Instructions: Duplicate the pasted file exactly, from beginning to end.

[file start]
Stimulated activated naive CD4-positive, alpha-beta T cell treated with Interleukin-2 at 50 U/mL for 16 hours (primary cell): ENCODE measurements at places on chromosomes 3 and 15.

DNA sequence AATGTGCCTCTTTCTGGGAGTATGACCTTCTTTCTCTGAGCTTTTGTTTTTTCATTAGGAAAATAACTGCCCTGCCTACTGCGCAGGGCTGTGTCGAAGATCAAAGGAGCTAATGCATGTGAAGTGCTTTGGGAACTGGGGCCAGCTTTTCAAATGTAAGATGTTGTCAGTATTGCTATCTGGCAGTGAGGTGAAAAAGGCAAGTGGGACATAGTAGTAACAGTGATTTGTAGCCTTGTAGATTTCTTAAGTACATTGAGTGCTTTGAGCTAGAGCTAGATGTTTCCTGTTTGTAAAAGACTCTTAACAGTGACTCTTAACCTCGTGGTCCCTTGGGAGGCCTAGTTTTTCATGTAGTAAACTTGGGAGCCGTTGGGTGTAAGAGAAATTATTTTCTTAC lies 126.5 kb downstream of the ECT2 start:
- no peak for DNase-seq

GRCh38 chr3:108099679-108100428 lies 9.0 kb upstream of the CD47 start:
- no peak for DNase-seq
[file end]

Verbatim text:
Stimulated activated naive CD4-positive, alpha-beta T cell treated with Interleukin-2 at 50 U/mL for 16 hours (primary cell): ENCODE measurements at places on chromosomes 3 and 15.

DNA sequence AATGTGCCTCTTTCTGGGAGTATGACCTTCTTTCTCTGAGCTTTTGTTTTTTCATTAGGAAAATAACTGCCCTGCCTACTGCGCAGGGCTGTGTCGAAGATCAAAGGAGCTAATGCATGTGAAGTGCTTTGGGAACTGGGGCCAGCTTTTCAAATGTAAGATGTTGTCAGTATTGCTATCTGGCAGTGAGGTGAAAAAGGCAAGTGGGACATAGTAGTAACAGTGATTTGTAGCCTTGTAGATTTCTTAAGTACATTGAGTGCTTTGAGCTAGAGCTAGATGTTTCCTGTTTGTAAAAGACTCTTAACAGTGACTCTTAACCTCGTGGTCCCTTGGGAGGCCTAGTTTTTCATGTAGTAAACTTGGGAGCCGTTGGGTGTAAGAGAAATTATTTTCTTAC lies 126.5 kb downstream of the ECT2 start:
- no peak for DNase-seq

GRCh38 chr3:108099679-108100428 lies 9.0 kb upstream of the CD47 start:
- no peak for DNase-seq